2001: A Space Odyssey, however, isn't one of those stories. The 1968 film, cowritten by Arthur C. Clarke and Stanley Kubrick (who was also the director), explores sentience's darker side. The movie introduced us to HAL, one of the most powerful and enduring images of sentience gone wrong.
The HAL 9000 (Heuristically Programmed Algorithmic Computer) is a sentient computer that controls all the systems on the spaceship Discovery One and interacts with the crew. HAL's capabilities are impressive and diverse, and include speech, speech recognition, facial recognition, natural language processing, lip reading, art appreciation, interpretation of emotional behaviors, automated reasoning, and playing chess.
Events go horribly awry when HAL malfunctions and the crew decides to shut “him” down. HAL tries to protect himself by killing them. In his novel, Clarke explains that the root of the malfunction was the unresolved conflict between HAL's mission and the covert directives requiring him to keep the mission's true purpose a secret. HAL's solution is to kill the crew.
HAL's utterly calm voice is chilling as he meticulously bumps off the crew members. The film does a great job of exposing the humans' vulnerabilities. Because of the deep-space setting, the humans must depend completely on their sentient tool—and when that tool goes crazy, the effect is frightening. In fact, “HAL” has become pop-culture shorthand for technology run amuck.
As we moved into the 21st century, a new crop of films and stories imagined a different outcome—that of a future with sentient, superintelligent machines that don't want to kill us.
In 2013, filmmaker Spike Jonze wrote, directed, and produced Her, in which a man develops a loving relationship with Samantha, also known as OS1, the first artificially intelligent OS. The plot is much like a conventional love story—except that one member of the couple is a sentient machine.
In his article “Why Her Is the Best Film of the Year,” Atlantic journalist Christopher Orr wrote: “By the end of the film, the central question Jonze is asking seems no longer even to be whether machines might one day be capable of love. Rather, his film has moved beyond that question to ask one larger still: whether machines might one day be more capable of love … than the human beings who created them.”3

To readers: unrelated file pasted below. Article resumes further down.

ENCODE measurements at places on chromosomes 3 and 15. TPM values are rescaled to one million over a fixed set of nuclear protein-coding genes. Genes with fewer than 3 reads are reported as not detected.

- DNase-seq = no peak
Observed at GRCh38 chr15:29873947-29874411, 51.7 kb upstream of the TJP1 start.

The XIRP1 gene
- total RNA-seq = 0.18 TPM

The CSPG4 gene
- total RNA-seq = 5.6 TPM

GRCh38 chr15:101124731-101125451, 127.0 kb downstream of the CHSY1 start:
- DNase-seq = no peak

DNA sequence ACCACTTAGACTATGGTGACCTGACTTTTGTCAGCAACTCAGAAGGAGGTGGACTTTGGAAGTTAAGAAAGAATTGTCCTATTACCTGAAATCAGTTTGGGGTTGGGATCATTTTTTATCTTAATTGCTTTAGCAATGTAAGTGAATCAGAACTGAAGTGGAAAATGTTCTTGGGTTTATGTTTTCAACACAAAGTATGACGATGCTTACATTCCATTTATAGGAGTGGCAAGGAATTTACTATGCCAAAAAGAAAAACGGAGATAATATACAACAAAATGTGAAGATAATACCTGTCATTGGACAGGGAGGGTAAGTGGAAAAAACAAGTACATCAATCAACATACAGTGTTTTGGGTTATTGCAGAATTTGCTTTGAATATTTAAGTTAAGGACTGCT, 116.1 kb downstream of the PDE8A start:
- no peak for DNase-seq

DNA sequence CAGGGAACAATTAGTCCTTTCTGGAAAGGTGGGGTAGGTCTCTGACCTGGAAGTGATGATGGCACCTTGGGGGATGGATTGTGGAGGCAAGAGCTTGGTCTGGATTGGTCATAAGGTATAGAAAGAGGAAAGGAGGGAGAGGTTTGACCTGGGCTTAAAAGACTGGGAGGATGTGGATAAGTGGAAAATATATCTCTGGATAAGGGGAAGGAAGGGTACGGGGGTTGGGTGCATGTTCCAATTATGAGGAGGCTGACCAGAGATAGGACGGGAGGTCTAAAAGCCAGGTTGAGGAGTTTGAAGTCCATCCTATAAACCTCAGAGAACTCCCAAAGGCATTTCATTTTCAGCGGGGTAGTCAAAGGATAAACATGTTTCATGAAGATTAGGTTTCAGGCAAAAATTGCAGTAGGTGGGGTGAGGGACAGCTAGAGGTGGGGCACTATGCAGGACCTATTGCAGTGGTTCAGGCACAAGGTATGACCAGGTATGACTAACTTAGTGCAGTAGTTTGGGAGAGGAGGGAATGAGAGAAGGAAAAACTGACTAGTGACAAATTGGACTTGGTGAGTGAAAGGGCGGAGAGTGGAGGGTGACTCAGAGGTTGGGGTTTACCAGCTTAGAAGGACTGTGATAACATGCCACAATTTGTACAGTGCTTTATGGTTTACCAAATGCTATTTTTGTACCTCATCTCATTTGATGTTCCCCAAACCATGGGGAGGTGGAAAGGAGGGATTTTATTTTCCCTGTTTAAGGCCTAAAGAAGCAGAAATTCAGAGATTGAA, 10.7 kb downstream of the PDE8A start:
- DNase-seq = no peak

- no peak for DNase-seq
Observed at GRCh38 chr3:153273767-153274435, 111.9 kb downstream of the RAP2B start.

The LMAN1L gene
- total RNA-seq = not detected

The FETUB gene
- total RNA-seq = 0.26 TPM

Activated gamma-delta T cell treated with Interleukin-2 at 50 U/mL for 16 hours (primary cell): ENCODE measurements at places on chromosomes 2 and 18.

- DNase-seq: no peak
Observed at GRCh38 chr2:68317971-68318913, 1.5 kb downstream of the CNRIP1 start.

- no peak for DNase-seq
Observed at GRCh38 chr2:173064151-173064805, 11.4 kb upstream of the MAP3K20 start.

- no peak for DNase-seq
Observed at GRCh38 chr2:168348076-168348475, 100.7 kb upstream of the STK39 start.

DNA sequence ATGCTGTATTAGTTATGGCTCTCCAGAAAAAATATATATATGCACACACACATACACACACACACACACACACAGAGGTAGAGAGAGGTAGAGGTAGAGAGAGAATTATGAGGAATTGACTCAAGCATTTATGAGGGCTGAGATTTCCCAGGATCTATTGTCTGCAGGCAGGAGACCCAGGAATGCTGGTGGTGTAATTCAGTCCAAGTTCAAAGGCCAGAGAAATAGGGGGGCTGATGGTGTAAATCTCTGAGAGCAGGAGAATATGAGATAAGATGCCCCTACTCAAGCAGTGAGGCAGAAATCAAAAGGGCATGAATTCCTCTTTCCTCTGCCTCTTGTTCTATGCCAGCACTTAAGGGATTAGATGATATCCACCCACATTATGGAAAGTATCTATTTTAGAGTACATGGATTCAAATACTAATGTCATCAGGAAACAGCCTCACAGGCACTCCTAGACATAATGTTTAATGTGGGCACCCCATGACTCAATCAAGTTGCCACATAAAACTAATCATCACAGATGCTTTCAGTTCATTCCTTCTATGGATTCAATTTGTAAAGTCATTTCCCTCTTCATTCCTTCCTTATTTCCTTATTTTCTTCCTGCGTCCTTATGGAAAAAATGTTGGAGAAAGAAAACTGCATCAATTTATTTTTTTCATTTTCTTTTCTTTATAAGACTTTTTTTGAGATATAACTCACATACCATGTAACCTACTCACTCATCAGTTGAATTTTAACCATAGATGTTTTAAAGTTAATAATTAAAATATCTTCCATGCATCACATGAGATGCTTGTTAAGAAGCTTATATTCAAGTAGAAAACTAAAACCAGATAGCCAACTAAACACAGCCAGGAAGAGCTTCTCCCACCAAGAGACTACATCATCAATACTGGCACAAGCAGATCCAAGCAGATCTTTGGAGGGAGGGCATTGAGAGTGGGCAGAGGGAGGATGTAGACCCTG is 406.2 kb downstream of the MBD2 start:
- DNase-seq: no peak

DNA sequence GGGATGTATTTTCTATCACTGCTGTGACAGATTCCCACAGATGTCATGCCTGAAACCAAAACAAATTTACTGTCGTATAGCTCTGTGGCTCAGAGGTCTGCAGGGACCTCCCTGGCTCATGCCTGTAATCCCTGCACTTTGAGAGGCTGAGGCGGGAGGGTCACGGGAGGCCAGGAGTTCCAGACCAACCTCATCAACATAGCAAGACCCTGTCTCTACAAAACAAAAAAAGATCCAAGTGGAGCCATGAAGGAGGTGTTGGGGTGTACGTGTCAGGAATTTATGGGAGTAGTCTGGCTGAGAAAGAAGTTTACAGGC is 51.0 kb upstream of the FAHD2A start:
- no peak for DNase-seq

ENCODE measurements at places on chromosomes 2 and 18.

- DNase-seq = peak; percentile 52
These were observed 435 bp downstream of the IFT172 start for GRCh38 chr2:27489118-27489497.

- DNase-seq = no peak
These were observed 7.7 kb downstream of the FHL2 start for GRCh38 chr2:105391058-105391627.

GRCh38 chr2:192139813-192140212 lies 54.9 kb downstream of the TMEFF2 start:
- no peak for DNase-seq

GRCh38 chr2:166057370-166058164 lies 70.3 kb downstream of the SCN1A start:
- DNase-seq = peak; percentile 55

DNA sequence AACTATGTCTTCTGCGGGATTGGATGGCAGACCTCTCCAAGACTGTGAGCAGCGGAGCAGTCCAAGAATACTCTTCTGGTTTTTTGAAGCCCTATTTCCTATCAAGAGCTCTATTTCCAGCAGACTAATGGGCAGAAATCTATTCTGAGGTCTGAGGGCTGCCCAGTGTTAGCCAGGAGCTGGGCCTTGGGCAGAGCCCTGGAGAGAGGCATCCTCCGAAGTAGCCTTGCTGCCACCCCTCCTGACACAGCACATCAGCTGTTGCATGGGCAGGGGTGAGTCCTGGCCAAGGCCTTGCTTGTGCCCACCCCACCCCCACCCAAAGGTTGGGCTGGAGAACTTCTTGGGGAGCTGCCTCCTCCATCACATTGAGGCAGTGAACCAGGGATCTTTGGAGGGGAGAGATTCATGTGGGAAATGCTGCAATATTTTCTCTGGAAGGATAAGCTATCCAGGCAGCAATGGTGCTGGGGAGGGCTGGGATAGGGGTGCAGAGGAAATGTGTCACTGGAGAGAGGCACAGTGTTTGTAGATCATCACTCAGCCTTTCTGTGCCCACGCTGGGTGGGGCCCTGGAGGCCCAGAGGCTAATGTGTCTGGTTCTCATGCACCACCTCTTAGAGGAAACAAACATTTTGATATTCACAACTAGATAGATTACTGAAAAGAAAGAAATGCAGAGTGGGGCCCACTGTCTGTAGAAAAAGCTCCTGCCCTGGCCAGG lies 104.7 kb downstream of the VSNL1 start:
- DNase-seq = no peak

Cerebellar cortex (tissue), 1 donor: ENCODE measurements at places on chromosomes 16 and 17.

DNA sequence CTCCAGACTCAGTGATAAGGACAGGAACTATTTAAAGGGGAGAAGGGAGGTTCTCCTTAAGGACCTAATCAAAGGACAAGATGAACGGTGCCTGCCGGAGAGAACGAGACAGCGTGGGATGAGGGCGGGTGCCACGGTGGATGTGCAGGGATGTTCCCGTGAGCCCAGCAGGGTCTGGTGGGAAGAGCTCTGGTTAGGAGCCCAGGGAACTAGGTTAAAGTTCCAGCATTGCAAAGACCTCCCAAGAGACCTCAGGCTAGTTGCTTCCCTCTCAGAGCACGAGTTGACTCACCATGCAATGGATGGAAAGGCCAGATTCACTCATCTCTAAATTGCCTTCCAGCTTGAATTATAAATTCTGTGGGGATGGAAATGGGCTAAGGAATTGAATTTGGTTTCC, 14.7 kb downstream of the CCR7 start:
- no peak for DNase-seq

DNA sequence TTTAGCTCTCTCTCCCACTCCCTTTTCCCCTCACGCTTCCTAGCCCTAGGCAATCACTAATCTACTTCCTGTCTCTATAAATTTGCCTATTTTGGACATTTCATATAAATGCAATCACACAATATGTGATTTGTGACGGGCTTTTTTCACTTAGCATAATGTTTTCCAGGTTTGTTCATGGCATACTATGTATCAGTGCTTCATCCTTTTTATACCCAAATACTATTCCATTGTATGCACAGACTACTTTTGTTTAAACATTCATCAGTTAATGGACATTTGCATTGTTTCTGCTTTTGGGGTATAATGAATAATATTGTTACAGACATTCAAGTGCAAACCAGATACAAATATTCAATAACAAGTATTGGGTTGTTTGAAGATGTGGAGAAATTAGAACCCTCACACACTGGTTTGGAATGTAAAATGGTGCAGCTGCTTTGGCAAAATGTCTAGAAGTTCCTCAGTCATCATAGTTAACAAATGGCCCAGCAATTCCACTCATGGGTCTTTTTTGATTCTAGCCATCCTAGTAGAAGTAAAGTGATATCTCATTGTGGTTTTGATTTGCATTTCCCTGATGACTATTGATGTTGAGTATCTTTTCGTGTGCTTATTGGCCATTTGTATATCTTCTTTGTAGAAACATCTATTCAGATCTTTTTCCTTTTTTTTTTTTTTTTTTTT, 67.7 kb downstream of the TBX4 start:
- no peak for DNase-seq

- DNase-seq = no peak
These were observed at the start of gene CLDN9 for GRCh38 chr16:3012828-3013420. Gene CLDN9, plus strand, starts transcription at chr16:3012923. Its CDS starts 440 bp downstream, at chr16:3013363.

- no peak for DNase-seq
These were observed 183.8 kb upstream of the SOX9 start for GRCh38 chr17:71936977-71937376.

The beauty of Her is that it portrays a very different possible future. It suggests that as sentient tools advance and become increasingly smart, they might not desire to obliterate the human race—they might just break up with us.
The effect of sentient tools has yet to be fully explored. What will it mean to work with tools that can think? How do we train the next generation of laborers to work with tools that can take over increasingly complex tasks? If our machines can think for us, what will we do next? And, probably most important, how should they interact socially with us?
This last question is precisely the area that SFP must explore. SFP can help us determine, among other things, how we can program or train our tools to interact with us and what will be considered appropriate behavior. As we delve into this very real science fiction future, SFP will be increasingly necessary—no other approach can really address the specific details, social situations, and effects.
The coming age of sentient tools is both exciting and challenging. It portends a future at once amazing and incredibly complex. Much remains to be explored about the future of super-smart social tools. But I know for certain that SFP will be key to mapping out this future.